Tribal art is considered very special, especially in a country like India, where they are present in significant numbers. Their distinct culture and isolation in remote areas, have resulted in unique traditions, which is reflected often in their art forms. The Warlis are an indigenous tribe, generally known as Adivasis. They inhabit the mountainous and coastal areas of Maharashtra and Gujarat border region and the surrounding areas. In Telangana, certain tribes in Nalgonda too create these paintings.
What Makes Them Unique?
The skillful brush stroke of the tribal artists who create the master pieces, are a delight to observe. The paintings are extremely rudimentary and these wall paintings consists of a very basic graphic vocabulary in the form of a circle, a triangle and a square. These tribal paintings are mostly monosyllabic. The shapes like circle and triangle are based on the observation of nature, while the circle represents the sun and the moon. The shape of the triangle is mainly derived from the mountains and pointed trees. In these paintings, only square is related a different logic, denoting sacred enclosures or piece of land. Therefore, the central motives in each ritual painting is mainly the square, which is known as the "chauk" or "chaukat". This is mostly of two types namely Devchauk and Lagnachauk.
Inspired by Nature!
The central motive of the ritual paintings involves scenes which portrays tribal activities like fishing and farming, as well as hunting, festivals and dances, and the natural environment like trees and animals. The bodies of humans and animals are represented by two triangles which are joined at the tip. Here, the upper triangle shows the trunk while lower triangle denotes the pelvis. The precarious equilibrium implies the universal balance, and also that of the couple. It reflects the act of animating the bodies.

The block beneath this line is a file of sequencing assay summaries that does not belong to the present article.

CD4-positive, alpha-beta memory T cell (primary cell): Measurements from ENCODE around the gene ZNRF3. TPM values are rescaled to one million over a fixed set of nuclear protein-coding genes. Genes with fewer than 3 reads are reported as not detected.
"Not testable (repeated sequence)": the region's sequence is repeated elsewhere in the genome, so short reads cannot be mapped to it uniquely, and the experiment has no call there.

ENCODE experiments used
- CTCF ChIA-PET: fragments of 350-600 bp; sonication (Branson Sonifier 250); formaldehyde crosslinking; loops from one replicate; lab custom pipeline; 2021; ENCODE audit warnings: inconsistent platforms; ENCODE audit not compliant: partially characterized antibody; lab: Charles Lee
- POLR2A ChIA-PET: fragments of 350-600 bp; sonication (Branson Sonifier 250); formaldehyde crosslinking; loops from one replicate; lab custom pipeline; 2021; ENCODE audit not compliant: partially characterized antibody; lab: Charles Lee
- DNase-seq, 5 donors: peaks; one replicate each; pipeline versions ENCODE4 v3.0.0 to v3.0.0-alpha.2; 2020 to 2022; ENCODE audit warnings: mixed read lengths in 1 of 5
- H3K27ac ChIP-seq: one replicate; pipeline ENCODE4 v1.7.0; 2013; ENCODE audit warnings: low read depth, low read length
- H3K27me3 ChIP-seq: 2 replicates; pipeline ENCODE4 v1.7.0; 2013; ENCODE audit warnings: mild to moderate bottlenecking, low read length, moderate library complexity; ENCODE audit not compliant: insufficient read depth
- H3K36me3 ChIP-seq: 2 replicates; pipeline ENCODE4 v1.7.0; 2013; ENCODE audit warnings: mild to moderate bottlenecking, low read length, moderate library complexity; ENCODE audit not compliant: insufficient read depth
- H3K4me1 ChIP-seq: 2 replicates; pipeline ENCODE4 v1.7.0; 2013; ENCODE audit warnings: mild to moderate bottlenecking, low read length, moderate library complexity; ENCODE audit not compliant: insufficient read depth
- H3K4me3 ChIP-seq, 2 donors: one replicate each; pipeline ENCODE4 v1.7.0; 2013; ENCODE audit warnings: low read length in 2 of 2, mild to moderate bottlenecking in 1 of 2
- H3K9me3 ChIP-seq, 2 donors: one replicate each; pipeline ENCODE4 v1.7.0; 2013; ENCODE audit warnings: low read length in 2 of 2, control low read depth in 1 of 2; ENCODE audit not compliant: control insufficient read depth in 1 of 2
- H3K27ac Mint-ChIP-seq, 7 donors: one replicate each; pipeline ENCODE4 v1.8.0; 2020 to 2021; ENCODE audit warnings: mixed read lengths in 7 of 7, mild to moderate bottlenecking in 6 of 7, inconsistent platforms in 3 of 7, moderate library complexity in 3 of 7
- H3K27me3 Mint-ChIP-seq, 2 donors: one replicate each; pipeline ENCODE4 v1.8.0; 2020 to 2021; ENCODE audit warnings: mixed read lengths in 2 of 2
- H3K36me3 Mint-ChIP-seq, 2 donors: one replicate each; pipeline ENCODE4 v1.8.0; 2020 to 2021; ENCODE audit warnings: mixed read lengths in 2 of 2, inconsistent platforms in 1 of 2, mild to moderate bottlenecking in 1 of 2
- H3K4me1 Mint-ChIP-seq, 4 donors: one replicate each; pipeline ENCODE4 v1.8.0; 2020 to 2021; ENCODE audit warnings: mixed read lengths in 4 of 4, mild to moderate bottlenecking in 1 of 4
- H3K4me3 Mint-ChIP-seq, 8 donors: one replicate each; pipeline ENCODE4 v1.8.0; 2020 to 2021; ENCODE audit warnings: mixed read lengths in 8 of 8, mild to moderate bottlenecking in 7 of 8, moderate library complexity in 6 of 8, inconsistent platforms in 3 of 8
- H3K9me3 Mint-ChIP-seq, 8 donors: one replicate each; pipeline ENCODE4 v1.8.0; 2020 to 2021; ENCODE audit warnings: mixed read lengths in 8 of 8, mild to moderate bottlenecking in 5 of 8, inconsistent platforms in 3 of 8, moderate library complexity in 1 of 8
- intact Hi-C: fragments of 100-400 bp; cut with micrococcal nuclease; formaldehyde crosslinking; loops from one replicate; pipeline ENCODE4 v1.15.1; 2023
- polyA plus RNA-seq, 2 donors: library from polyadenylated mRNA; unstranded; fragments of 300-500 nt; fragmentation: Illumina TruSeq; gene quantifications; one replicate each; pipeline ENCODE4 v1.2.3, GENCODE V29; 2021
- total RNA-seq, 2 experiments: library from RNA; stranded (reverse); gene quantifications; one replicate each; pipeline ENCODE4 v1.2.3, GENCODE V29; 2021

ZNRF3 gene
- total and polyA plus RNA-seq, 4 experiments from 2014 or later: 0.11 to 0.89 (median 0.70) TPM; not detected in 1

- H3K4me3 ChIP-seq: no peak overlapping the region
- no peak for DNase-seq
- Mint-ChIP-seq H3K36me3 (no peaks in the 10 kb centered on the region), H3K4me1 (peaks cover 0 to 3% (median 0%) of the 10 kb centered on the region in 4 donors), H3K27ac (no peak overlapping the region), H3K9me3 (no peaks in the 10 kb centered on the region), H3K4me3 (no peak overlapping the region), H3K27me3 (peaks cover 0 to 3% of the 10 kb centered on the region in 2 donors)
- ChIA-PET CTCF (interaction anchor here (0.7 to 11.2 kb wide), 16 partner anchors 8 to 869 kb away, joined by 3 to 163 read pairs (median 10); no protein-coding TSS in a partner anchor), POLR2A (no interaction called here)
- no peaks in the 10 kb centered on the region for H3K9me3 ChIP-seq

The Technique Involved in Tribal Paintings
The pictorial language is backed with its rudimentary technique. These ritual paintings are mostly completed inside the huts, the walls of which are made, using a mixture of branches, as well as earth and cow dung. The background is Red Ochre for these wall paintings.
The tribals make use of only white colour in paintings. The white pigment used is a mixture of rice paste and water while natural gum is used as the binding agent. The tribals use a chewed bamboo stick like a paintbrush. The wall paintings are usually done marking special occasions such as weddings or harvests.
The highly crude style of tribal paintings, was a preserve of the womenfolk earlier, but later even men have started practicing the art. The modern designers are quite enthralled by this art form, and have also created an entire line of designer dress wear, which is based on Tribal paintings. They make use of traditional patterns which involves rich and folksy colors for recreating the magic of these paintings in dresses.